The November 2017 release of FirmWare Test Suite is out, with many ACPI changes, and a few UEFI changes.

New Features:
* acpi: devices: add a new test for acpi ec device
* acpi: devices: add a new test for ACPI AC adapter device
* acpi: devices: add a new test for ACPI battery device
* acpi: devices: add a new test for smart battery device
* acpi: devices: add new tests for power and sleep button devices
* acpi: madt: check GICD’s system vector according to mantis 1819 (ACPI 6.2a)
* acp: nfit: add platform capability according to manit 1831 (ACPI 6.2a)
* lib: add new large resource data type for _CRS methods
* acpi: sdev: add ACPI SDEV test (mantis 1632)
* acpi: dppt: add ACPI PDTT test (mantis 1576)
* acpi: devices: add new tests for lid device
* acpi: devices: add new tests for ambient light sensor device
* acpi: devices: add new tests for time and alarm device
* acpi: devices: add new tests for wireless power calibration device
* acpi: add tests for _SRT control method
* auto-packager: mkpackage.sh: add bionic
* fwts: add bash command-line completion
* Add ACPI 1.0 RSDP test to make sure RSDT field isn’t null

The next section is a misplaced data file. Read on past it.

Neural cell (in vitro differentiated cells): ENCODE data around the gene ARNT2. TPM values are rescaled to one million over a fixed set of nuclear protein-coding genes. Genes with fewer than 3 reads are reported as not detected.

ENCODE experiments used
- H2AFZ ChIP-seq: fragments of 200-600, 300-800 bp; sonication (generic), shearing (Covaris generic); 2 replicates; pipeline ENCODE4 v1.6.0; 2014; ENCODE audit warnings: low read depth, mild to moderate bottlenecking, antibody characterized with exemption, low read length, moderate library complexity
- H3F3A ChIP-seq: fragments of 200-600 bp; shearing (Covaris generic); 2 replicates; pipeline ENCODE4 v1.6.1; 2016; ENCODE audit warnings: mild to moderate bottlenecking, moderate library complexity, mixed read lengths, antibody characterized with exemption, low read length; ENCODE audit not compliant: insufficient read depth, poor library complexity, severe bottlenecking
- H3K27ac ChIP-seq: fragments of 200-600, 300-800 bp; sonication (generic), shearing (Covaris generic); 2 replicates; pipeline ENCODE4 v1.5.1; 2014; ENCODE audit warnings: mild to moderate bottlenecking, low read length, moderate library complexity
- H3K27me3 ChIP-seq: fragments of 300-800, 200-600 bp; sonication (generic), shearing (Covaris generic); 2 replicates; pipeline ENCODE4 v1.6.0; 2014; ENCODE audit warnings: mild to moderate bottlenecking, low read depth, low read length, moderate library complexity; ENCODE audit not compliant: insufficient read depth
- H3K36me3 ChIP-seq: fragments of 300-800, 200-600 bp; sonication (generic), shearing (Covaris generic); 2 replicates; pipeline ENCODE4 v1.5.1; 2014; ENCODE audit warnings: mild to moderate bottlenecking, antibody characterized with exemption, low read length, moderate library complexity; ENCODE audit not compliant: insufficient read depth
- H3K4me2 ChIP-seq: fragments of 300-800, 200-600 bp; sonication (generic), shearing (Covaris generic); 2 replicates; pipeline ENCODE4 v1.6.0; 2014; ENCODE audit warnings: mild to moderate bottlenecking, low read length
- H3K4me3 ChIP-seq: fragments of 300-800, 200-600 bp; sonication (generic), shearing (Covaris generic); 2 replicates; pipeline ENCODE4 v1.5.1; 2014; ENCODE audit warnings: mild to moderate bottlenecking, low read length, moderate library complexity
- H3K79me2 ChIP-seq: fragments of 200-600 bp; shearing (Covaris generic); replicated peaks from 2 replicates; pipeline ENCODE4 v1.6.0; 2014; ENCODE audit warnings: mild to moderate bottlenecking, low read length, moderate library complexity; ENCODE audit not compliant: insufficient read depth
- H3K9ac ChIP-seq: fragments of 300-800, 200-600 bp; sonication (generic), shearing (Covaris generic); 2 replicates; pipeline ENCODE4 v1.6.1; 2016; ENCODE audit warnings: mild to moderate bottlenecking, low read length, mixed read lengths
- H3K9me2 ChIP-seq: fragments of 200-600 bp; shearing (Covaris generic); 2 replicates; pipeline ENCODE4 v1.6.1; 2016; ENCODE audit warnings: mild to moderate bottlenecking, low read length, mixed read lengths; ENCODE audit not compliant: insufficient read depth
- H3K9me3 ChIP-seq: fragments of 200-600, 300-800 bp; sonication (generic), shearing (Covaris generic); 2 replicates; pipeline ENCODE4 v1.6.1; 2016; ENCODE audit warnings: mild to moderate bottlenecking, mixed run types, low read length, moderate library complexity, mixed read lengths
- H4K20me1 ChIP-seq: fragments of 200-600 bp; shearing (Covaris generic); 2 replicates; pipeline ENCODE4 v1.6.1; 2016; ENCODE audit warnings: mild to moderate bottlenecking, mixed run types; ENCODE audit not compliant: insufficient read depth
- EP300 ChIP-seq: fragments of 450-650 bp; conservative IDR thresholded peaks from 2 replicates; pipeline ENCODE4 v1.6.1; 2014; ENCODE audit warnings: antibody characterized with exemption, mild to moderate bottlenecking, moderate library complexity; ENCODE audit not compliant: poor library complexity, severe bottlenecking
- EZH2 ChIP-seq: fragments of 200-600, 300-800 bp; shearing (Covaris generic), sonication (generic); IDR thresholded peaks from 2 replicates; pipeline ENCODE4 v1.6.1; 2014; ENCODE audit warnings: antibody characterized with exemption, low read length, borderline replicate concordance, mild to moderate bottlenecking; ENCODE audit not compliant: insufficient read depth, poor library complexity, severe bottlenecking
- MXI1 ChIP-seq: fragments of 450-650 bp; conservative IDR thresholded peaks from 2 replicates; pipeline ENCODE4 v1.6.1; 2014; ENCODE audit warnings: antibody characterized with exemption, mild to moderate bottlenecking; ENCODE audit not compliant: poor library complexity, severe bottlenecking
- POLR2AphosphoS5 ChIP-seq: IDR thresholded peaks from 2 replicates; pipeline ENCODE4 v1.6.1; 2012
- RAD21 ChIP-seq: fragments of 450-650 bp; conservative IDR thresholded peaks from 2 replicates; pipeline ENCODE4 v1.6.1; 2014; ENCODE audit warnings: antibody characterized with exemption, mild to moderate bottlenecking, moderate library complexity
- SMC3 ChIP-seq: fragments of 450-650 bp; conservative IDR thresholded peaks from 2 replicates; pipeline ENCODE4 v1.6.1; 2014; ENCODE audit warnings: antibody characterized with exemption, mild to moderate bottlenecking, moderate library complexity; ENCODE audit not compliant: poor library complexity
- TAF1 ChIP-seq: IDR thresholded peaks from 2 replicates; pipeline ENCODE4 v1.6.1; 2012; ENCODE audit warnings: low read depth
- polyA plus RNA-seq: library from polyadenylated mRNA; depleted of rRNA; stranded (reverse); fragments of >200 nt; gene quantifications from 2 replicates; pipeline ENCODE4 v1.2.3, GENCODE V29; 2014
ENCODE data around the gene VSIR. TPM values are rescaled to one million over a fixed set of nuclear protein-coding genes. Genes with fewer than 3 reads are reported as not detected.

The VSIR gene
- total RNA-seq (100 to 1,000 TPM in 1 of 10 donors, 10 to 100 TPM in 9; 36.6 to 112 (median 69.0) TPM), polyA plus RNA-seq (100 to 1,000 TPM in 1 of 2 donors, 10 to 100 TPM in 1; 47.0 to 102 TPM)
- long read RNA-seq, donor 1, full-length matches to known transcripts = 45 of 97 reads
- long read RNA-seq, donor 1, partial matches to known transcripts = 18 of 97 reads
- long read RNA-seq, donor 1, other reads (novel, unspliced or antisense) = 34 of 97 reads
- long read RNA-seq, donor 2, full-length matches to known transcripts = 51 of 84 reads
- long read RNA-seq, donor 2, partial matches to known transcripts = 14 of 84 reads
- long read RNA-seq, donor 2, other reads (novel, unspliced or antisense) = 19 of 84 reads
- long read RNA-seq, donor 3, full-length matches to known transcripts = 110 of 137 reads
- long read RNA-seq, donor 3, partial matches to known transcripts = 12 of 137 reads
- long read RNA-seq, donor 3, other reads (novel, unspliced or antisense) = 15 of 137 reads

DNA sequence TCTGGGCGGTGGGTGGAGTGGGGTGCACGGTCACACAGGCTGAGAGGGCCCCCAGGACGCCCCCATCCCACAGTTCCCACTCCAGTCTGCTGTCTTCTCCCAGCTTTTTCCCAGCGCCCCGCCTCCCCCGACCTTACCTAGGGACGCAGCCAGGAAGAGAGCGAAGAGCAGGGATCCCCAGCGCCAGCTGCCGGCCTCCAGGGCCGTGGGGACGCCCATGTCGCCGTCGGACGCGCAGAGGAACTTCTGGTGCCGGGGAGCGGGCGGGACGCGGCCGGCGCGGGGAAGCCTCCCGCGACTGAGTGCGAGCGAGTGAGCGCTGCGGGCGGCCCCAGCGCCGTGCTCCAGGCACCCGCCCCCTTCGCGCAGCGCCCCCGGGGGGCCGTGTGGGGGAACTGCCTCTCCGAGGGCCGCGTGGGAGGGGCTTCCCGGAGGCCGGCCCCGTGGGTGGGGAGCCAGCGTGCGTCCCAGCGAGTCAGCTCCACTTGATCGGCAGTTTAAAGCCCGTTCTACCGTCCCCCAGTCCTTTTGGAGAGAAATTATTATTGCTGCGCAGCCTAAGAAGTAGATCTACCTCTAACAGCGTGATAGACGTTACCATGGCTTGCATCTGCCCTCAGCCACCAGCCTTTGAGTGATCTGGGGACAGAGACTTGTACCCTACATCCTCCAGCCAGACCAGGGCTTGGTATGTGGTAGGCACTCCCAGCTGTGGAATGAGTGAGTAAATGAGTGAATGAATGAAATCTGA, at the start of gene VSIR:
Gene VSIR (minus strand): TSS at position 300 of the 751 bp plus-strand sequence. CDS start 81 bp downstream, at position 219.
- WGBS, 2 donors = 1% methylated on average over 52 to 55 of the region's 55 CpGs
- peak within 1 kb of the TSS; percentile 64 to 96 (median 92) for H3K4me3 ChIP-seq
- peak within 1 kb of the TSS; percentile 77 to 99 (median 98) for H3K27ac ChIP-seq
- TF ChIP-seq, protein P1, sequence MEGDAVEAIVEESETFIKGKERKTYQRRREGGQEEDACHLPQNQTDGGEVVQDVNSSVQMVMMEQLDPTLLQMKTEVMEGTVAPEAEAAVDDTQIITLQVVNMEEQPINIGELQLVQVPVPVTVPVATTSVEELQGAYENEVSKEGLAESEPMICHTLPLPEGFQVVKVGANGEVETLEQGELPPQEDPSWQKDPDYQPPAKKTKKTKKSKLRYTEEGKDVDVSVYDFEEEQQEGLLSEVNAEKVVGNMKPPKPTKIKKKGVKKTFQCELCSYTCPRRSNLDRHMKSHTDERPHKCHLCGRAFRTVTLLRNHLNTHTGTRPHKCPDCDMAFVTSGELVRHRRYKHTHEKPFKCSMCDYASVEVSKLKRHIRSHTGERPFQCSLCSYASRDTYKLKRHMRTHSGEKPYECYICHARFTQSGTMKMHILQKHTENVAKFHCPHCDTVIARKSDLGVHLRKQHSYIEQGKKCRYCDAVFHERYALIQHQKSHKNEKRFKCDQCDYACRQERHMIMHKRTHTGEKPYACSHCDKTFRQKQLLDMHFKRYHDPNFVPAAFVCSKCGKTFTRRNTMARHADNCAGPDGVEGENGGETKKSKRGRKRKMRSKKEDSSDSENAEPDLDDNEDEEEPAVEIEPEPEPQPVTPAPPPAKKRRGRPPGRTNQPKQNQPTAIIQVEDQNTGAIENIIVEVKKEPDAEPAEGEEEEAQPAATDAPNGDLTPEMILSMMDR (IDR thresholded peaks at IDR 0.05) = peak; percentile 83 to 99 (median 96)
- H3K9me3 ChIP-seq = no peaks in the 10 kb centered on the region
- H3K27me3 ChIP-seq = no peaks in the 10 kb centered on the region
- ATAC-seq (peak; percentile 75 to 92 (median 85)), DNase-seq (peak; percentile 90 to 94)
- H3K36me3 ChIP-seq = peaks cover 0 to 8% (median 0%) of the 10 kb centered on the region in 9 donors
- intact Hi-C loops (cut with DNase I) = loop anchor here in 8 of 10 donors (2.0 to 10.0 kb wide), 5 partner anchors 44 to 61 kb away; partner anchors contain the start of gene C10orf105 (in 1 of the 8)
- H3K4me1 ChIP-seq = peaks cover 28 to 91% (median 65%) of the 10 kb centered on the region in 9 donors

* ACPICA: Update to version 20171110
* uefi: uefidump: add dumping for BluetoothLE device path
* uefi: uefidump: add dumping for DNS device path
* uefi: uefibootpath: add test for BluetoothLE device path
* uefi: uefibootpath: add test for DNS device path

https://launchpad.net/ubuntu/+source/fwts
http://fwts.ubuntu.com/release/fwts-V17.11.00.tar.gz
https://launchpad.net/~firmware-testing-team/+archive/ubuntu/ppa-fwts-stable
https://wiki.ubuntu.com/FirmwareTestSuite/ReleaseNotes/17.11.00

See full announcement for list of few-dozen bugfixes.

Full announcement:
https://lists.ubuntu.com/archives/fwts-announce

In related news,  Gayatri Kammela has added this updated FWTS to LUV.

Update FWTS to version v17.11.00

Full patch:
https://lists.01.org/mailman/listinfo/luv

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DJI drone firmware exposes private keys on Github for years

As reported by the Register, security researcher Kevin Finisterre discovered the Chinese firm had left the private keys of the DJI HTTPS domain on GitHub, exposed for all to see for roughly four years. To make matters worse, DJI had also made AWS credentials and firmware AES keys available for anyone to search for through the GitHub repository.[…]Earlier this year the US Army issued a blanket ban on the use of DJI products by its personnel. It gave no reason for doing so, other than unspecified “cyber vulnerabilities,” and was rapidly followed in doing so by the Australian military. Several British police forces also use DJI drones for operations, in place of helicopters.[…]

https://www.theregister.co.uk/2017/11/16/dji_private_keys_left_github/

http://www.zdnet.com/article/bug-bounty-hunter-reveals-dji-ssl-firmware-keys-have-been-public-for-years/